Directing has become the main focus for Will, as of now, but he wants to continue to gain expertise, and make Shakespeare accessible to all. One of the subjects we talked about was how Shakespeare can be daunting for some to try and read or understand, because it has been given a sort of elite status in literature, but Will hopes to share the universality of Shakespeare with as many people as possible. Will described Shakespeare's literature as complex, that it “stretches the boundaries as much as possible,” and it’s important for us to experience the tightrope that he walked, because he risked a lot to create it. He believes that “what matters is that people relate to the stories [of Shakespeare]” and he hopes to assist people in doing just that.

Since HCI is collaborating with the TFT department, I asked Will what living well meant to him, to which he replied short and sweet, “doing what you want.” He claimed that early on in his career at UCLA he cared too much about what professors and peers said and thought, focusing on, “matching other people’s expectations instead of [his] own.” He encourages people to do what makes them happy and be less career focussed, because “life is just too damn short to be listening to what other people tell you,” and I couldn’t have said it better myself. He also suggested that people never make any decisions based on fear, and wittily tacked on the Nancy Reagan quote, “Just say no,” to round out his advice on living well. Some words of advice he shared pertaining to difficult choices were, “I’ve learned that what scares me the most was the most worth my time.” A philosophy many of us can probably apply to our own lives when it comes to taking risks, because the ten seconds of courage are well worth the payoff.

Continuing with the HCI themed questions, I wanted to know how UCLA has helped him lead a healthy life or develop healthy habits, to which he humorously replied, “stairs have made my butt look great,” a statement which, I’m sure, runs through many students heads as they carry themselves up the several sets of steps on campus. On a more serious, and sentimental, note, Will said that UCLA has allowed him to make a lot of important friendships through his involvement in TFT and the Shakespeare Theater Company, and his work as a tour guide on campus. He also shared a few stories about some of the “ridiculous things” that lead to such a close bond, so maybe find him after the show and ask him about them yourself if you’re in need of a few good laughs.

The performance of A Midsummer Night’s Dream is going to be incredible, so save the date for May fourth in your calendars, and come celebrate the living amphitheater with us, as well as all of the work done by HCI in this past year, and the work of the Theater, Film, and Television department. Come watch Will tackle the role of Oberon, along with the rest of the cast as they bring a play that is 422 years old to life once again, here at UCLA . Tickets are free at UCLA’s Central Ticket Office or for $25 online (all proceeds benefit HCI’s Living Amphitheatre). Check out our Facebook event as well! Hope to see you all there!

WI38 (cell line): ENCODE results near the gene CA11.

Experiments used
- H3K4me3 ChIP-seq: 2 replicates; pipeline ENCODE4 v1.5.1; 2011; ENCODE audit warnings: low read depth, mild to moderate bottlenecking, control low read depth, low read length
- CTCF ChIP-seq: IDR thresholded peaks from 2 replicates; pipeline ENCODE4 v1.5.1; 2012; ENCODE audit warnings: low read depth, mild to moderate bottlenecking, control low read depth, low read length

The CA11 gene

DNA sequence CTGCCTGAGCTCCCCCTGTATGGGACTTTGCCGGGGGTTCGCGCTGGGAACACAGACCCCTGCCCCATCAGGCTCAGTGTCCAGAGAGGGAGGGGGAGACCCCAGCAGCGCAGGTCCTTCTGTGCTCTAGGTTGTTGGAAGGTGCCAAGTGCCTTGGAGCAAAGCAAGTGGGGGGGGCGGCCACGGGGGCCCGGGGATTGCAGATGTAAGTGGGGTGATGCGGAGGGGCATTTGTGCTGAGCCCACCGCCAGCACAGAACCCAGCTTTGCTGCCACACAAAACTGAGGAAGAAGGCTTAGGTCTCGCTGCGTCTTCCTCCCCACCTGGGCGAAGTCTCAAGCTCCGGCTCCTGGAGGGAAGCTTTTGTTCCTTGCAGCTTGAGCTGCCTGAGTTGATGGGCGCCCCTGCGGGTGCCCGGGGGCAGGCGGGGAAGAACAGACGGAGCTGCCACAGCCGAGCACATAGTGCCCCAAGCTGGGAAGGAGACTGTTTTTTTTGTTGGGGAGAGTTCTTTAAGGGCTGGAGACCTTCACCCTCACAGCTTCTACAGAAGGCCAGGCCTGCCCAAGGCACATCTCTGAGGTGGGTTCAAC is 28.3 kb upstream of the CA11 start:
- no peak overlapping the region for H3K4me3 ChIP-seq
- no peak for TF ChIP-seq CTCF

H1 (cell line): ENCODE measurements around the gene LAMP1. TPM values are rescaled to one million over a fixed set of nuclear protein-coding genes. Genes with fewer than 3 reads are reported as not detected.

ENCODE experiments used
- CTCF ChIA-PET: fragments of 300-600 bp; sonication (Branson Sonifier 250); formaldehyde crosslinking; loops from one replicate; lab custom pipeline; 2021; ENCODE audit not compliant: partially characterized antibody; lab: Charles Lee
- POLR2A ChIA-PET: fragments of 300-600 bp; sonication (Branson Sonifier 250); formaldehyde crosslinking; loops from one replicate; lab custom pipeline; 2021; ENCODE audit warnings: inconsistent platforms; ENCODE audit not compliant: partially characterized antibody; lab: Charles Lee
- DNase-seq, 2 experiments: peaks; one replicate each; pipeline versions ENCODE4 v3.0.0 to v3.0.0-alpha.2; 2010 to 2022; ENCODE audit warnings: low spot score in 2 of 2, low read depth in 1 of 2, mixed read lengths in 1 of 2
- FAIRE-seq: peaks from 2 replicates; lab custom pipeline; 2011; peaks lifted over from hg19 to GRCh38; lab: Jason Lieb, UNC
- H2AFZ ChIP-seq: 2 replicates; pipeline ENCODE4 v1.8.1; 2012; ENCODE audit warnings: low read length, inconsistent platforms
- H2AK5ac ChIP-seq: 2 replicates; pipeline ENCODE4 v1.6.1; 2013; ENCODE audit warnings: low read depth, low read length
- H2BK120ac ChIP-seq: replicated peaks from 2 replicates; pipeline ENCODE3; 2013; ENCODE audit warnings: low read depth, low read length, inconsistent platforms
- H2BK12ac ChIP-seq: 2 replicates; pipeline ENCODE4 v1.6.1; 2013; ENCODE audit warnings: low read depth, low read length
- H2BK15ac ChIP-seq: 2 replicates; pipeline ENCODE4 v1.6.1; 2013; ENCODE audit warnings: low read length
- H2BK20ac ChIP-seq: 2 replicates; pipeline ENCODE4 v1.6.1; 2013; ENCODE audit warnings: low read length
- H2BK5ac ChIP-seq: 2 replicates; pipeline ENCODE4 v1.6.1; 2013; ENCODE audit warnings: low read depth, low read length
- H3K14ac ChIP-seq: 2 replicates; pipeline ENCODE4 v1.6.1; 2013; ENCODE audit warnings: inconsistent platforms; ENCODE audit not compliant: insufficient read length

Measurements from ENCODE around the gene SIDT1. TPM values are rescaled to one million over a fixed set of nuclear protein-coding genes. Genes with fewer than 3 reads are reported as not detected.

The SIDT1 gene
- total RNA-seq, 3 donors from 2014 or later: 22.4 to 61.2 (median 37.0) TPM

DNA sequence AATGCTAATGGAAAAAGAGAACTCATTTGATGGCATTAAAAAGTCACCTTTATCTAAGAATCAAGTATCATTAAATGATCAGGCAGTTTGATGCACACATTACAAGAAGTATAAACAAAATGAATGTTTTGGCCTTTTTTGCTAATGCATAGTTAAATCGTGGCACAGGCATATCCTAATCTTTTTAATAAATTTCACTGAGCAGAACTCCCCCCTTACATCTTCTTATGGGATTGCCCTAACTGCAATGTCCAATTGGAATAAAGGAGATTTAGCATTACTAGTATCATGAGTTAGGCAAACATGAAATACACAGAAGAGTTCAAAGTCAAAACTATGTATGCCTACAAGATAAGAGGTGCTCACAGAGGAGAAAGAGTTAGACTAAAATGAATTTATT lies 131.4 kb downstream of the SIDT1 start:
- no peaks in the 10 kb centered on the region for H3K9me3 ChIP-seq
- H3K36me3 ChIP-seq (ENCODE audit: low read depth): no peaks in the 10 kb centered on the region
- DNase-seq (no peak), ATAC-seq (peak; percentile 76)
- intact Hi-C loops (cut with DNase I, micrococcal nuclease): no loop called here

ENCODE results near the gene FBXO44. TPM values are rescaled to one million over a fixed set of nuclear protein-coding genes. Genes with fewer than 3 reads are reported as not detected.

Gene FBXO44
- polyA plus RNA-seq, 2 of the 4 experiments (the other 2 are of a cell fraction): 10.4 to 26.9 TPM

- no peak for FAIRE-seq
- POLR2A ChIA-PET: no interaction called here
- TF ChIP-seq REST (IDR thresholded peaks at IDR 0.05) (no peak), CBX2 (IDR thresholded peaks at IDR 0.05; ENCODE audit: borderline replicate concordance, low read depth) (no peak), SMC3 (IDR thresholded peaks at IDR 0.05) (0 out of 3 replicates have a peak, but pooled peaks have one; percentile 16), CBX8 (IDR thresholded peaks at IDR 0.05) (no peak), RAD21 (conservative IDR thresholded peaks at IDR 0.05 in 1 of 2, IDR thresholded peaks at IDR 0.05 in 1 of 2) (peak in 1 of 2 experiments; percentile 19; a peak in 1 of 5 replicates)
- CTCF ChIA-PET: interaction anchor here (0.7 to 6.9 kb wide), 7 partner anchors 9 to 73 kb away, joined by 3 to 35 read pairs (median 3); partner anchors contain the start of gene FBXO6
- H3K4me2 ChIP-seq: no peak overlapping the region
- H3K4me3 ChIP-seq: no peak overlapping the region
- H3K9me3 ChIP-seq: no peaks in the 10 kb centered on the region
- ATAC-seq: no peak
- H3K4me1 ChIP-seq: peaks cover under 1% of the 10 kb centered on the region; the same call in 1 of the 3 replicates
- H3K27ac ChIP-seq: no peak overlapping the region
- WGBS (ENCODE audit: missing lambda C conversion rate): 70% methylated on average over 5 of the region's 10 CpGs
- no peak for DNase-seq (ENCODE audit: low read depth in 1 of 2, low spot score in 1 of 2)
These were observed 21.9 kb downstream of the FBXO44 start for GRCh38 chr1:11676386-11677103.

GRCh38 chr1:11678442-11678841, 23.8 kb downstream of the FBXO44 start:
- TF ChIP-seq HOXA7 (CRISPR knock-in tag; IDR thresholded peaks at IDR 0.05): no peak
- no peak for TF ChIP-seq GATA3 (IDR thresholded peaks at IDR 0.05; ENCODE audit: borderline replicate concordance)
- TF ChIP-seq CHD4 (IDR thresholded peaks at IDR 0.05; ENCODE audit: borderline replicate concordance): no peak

Aubrey Freitas is an undergraduate student at UCLA double majoring in English Literature and Psychology with a minor in Italian. She is a blogger for the UCLA Healthy Campus Initiative in the Mind Well section, which focuses on the importance of mindfulness and mental health. Aubrey is the founder of the organization Warm Hearts to Warm Hands, which teaches the skill of knitting to people of the community in return for their donation of an article of clothing they create with the skill, to be given to local homeless shelters.


VIDEO
Addicted To The Answer -- Anxiety in the Age of Information | Sheva Rajaee | TEDxUCLA

Sheva knows the power of not knowing. Turns out, for centuries, we’ve done quite well not knowing, and actually thrived because of it. You all have phones near you, but can they help you answer the important questions, and how do we, in this digital age, work through what to know and what to wonder about. SHEVA RAJAEE, MFT, is a psychotherapist licensed in the State of California, and is currently working at the OCD Center of Los Angeles. Sheva specializes in the treatment of Obsessive Compulsive Disorder and other related anxiety disorders. She attended the University of California Los Angeles (UCLA) for her undergraduate degree, and went on to receive her Masters Degree in Marriage and Family Therapy from the University of Southern California (USC). Sheva was trained in behavioral therapy at the UCLA Semel Institute for Neuroscience and Human Behavior, and worked in the Early Childhood Partial Hospitalization Program serving children with Autism before moving on to do research at the UCLA Social Stigma and Social Interaction laboratory under Dr. Jenessa Shapiro. Sheva sees clients domestically and internationally in over 20 different countries.